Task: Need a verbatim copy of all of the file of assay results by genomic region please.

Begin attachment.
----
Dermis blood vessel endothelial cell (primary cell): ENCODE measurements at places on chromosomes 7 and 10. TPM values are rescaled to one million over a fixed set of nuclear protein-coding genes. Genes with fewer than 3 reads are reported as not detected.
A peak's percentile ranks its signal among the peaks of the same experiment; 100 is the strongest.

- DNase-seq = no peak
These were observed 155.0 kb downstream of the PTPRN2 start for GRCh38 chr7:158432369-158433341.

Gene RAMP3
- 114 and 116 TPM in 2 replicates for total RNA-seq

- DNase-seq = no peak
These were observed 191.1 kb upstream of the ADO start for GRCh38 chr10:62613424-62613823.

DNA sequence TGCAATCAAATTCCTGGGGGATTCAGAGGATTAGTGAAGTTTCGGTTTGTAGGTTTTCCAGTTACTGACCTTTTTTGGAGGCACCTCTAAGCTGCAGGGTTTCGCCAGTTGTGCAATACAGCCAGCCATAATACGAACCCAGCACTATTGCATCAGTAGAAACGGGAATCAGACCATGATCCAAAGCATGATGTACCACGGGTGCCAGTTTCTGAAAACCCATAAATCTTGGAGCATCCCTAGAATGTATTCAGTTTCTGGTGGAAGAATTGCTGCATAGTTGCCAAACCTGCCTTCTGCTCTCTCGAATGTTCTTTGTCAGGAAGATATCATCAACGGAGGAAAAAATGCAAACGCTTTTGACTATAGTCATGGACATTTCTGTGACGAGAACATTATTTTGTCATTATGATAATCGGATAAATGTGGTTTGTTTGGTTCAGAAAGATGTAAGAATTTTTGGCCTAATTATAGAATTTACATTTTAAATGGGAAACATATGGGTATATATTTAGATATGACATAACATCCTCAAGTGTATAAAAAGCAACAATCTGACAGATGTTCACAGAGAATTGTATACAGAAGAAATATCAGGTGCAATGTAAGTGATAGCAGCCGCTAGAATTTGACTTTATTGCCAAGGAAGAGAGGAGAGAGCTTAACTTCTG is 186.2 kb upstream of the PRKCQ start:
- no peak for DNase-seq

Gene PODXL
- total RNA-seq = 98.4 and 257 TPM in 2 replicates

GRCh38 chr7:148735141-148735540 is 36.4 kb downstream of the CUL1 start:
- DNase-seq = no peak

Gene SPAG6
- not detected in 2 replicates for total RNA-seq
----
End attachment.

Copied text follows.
Dermis blood vessel endothelial cell (primary cell): ENCODE measurements at places on chromosomes 7 and 10. TPM values are rescaled to one million over a fixed set of nuclear protein-coding genes. Genes with fewer than 3 reads are reported as not detected.
A peak's percentile ranks its signal among the peaks of the same experiment; 100 is the strongest.

- DNase-seq = no peak
These were observed 155.0 kb downstream of the PTPRN2 start for GRCh38 chr7:158432369-158433341.

Gene RAMP3
- 114 and 116 TPM in 2 replicates for total RNA-seq

- DNase-seq = no peak
These were observed 191.1 kb upstream of the ADO start for GRCh38 chr10:62613424-62613823.

DNA sequence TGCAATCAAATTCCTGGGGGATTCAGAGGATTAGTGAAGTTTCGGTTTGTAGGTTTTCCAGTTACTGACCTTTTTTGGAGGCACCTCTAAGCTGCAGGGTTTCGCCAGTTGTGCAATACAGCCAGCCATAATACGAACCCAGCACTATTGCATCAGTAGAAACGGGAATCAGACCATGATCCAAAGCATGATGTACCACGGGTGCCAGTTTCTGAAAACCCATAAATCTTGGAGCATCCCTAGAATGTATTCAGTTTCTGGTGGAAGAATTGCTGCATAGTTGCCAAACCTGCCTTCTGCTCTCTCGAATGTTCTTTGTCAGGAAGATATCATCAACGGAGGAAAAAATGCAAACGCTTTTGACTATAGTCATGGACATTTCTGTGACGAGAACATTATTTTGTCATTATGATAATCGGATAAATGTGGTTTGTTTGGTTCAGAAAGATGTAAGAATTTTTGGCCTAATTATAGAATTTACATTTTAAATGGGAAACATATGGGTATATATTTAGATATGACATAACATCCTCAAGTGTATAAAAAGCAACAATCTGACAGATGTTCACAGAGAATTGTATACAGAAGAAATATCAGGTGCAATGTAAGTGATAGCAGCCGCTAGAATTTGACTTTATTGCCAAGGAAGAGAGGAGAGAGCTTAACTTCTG is 186.2 kb upstream of the PRKCQ start:
- no peak for DNase-seq

Gene PODXL
- total RNA-seq = 98.4 and 257 TPM in 2 replicates

GRCh38 chr7:148735141-148735540 is 36.4 kb downstream of the CUL1 start:
- DNase-seq = no peak

Gene SPAG6
- not detected in 2 replicates for total RNA-seq